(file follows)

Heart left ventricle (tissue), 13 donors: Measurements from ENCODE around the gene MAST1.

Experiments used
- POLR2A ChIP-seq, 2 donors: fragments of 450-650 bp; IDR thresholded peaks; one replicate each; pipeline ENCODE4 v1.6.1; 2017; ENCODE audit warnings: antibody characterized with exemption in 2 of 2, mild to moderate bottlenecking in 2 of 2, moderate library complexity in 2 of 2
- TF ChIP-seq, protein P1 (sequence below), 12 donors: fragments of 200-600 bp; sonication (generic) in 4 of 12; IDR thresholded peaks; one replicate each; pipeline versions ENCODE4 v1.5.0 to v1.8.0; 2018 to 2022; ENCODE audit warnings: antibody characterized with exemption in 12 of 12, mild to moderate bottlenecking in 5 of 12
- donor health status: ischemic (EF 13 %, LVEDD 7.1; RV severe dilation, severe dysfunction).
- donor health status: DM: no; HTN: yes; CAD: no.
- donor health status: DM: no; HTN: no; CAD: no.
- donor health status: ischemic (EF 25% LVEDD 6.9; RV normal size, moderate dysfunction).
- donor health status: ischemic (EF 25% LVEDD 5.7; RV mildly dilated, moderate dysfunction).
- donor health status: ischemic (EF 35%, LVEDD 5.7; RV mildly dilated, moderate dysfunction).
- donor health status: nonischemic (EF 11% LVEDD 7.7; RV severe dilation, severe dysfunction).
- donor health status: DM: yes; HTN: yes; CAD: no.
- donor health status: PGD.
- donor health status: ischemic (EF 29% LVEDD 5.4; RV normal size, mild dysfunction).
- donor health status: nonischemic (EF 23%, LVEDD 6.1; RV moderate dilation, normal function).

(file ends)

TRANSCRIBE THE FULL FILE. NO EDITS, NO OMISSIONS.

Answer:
Heart left ventricle (tissue), 13 donors: Measurements from ENCODE around the gene MAST1.

Experiments used
- POLR2A ChIP-seq, 2 donors: fragments of 450-650 bp; IDR thresholded peaks; one replicate each; pipeline ENCODE4 v1.6.1; 2017; ENCODE audit warnings: antibody characterized with exemption in 2 of 2, mild to moderate bottlenecking in 2 of 2, moderate library complexity in 2 of 2
- TF ChIP-seq, protein P1 (sequence below), 12 donors: fragments of 200-600 bp; sonication (generic) in 4 of 12; IDR thresholded peaks; one replicate each; pipeline versions ENCODE4 v1.5.0 to v1.8.0; 2018 to 2022; ENCODE audit warnings: antibody characterized with exemption in 12 of 12, mild to moderate bottlenecking in 5 of 12
- donor health status: ischemic (EF 13 %, LVEDD 7.1; RV severe dilation, severe dysfunction).
- donor health status: DM: no; HTN: yes; CAD: no.
- donor health status: DM: no; HTN: no; CAD: no.
- donor health status: ischemic (EF 25% LVEDD 6.9; RV normal size, moderate dysfunction).
- donor health status: ischemic (EF 25% LVEDD 5.7; RV mildly dilated, moderate dysfunction).
- donor health status: ischemic (EF 35%, LVEDD 5.7; RV mildly dilated, moderate dysfunction).
- donor health status: nonischemic (EF 11% LVEDD 7.7; RV severe dilation, severe dysfunction).
- donor health status: DM: yes; HTN: yes; CAD: no.
- donor health status: PGD.
- donor health status: ischemic (EF 29% LVEDD 5.4; RV normal size, mild dysfunction).
- donor health status: nonischemic (EF 23%, LVEDD 6.1; RV moderate dilation, normal function).